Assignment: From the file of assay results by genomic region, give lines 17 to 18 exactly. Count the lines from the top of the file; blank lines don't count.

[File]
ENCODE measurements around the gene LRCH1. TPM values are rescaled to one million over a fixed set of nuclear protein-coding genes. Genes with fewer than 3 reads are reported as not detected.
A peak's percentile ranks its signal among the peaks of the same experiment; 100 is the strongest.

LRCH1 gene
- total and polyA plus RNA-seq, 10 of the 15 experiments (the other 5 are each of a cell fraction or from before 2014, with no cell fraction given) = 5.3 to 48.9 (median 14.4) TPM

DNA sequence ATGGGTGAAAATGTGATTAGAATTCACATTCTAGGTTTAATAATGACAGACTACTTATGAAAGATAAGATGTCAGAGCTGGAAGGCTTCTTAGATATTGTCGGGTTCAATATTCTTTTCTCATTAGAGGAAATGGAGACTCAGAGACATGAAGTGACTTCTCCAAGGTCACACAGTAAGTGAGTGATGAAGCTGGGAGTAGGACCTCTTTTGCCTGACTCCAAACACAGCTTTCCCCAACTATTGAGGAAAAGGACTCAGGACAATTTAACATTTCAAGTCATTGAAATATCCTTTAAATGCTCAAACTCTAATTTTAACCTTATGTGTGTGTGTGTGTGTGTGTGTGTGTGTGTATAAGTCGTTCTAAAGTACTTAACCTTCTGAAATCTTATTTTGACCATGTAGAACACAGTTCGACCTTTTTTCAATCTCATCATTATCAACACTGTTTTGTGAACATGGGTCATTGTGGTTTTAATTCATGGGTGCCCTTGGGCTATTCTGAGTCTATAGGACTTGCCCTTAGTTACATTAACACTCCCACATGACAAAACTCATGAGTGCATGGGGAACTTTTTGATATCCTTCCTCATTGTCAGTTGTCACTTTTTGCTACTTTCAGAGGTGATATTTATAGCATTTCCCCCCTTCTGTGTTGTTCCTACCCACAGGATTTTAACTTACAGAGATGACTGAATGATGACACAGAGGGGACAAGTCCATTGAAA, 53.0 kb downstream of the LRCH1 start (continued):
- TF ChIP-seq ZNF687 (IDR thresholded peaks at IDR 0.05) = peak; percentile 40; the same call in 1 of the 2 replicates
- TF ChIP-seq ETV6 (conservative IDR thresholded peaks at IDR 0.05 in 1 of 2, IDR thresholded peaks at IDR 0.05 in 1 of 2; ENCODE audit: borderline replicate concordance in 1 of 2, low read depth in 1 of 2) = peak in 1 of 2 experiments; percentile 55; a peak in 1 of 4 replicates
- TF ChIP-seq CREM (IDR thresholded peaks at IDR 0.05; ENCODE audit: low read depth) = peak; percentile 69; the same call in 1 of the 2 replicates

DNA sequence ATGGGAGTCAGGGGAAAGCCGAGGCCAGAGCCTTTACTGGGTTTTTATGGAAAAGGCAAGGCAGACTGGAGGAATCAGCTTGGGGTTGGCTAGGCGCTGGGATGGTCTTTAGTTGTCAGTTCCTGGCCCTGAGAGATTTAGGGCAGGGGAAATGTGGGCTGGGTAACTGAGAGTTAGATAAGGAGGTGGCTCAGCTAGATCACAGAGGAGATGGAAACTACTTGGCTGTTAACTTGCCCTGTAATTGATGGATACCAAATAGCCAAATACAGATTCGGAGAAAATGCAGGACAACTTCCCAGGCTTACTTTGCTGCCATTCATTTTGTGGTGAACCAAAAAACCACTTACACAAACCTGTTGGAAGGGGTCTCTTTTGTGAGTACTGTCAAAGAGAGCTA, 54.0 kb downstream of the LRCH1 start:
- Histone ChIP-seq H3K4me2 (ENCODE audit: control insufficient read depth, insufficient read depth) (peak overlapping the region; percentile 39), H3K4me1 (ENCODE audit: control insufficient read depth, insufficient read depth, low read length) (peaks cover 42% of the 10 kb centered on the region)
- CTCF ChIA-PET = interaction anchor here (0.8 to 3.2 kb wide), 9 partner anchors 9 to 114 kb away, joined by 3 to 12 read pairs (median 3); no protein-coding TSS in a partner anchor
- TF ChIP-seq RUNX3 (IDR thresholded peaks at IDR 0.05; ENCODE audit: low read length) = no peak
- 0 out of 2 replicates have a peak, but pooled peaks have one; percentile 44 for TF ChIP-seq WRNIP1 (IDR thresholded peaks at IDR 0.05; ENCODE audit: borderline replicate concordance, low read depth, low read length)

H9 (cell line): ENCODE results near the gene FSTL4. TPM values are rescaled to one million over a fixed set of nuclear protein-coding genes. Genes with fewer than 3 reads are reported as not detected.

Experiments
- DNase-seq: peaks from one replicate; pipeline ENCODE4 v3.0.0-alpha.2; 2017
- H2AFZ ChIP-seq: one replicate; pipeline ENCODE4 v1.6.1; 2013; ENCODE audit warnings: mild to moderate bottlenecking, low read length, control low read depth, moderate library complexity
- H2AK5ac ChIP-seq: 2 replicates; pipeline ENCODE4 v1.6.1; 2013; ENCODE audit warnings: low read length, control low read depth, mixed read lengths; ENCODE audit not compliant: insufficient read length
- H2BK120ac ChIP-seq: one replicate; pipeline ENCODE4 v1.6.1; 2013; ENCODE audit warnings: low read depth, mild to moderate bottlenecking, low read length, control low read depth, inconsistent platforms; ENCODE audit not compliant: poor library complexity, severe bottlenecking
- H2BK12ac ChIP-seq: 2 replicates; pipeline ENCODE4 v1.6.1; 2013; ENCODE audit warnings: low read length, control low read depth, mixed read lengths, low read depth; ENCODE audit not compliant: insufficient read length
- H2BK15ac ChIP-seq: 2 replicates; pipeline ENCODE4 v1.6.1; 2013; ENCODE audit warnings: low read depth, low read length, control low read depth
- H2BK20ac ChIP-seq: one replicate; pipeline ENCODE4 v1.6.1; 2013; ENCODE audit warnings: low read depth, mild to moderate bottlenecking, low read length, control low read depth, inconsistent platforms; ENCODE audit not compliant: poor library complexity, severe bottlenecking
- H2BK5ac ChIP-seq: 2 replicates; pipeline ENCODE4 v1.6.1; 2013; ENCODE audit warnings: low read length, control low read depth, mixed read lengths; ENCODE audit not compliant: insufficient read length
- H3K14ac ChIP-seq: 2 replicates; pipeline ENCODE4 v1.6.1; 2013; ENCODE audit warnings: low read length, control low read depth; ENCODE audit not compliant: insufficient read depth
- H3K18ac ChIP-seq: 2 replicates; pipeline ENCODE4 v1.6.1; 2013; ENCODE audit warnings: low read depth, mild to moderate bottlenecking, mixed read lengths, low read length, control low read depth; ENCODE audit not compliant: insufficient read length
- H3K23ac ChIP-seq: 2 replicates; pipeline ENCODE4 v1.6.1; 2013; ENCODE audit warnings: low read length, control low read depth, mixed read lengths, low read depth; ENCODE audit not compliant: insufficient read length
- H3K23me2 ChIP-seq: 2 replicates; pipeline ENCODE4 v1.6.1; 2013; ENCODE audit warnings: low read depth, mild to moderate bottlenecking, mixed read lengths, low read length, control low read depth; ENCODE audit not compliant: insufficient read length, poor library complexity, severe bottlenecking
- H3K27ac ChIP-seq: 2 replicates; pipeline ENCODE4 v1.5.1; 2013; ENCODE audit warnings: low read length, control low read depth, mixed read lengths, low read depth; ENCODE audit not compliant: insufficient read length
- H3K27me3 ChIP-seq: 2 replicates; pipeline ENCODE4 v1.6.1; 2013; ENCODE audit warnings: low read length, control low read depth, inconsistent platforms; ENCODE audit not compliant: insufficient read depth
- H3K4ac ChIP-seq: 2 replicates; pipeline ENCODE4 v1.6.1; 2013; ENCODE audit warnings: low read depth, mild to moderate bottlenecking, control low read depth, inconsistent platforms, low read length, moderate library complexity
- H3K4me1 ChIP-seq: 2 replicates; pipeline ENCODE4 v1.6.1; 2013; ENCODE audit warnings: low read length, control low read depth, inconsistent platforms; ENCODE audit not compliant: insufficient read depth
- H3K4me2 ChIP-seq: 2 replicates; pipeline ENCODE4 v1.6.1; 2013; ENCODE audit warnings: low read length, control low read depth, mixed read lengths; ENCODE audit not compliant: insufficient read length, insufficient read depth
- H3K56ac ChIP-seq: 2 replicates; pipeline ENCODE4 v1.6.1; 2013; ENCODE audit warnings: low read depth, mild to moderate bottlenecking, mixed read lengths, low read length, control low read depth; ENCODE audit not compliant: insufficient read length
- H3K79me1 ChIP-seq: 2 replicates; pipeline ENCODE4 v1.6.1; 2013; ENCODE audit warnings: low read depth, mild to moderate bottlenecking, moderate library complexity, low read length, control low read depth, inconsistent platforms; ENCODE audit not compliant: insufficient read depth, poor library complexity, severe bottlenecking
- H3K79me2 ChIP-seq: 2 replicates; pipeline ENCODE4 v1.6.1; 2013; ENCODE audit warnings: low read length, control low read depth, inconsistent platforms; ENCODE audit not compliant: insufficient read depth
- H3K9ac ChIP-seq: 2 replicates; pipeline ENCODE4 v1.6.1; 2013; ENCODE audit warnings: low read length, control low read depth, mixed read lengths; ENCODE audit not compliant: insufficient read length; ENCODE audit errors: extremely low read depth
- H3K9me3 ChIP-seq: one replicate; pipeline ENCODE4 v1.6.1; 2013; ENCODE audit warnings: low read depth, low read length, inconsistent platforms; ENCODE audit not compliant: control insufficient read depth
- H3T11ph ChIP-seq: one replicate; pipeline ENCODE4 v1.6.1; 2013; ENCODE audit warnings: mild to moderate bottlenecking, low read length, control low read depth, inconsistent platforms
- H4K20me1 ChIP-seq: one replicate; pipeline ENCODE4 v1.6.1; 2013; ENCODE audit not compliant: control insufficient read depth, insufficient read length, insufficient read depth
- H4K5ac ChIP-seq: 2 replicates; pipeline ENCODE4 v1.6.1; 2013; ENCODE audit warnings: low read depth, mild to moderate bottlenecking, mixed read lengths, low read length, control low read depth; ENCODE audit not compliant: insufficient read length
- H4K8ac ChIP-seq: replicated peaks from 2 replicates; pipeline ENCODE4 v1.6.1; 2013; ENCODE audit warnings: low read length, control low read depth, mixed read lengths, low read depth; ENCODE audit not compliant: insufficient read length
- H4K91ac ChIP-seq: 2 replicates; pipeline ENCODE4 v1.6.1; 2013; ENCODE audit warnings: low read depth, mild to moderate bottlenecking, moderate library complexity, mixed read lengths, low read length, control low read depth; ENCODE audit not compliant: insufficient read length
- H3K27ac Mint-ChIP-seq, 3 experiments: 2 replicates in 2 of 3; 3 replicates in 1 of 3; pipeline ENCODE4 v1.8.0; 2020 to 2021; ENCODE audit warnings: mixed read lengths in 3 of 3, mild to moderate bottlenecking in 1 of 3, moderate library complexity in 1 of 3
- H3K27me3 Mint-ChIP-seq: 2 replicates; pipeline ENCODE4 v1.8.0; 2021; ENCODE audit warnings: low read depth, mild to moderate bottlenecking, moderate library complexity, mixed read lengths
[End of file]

- H2AFZ ChIP-seq: one replicate; pipeline ENCODE4 v1.6.1; 2013; ENCODE audit warnings: mild to moderate bottlenecking, low read length, control low read depth, moderate library complexity
- H2AK5ac ChIP-seq: 2 replicates; pipeline ENCODE4 v1.6.1; 2013; ENCODE audit warnings: low read length, control low read depth, mixed read lengths; ENCODE audit not compliant: insufficient read length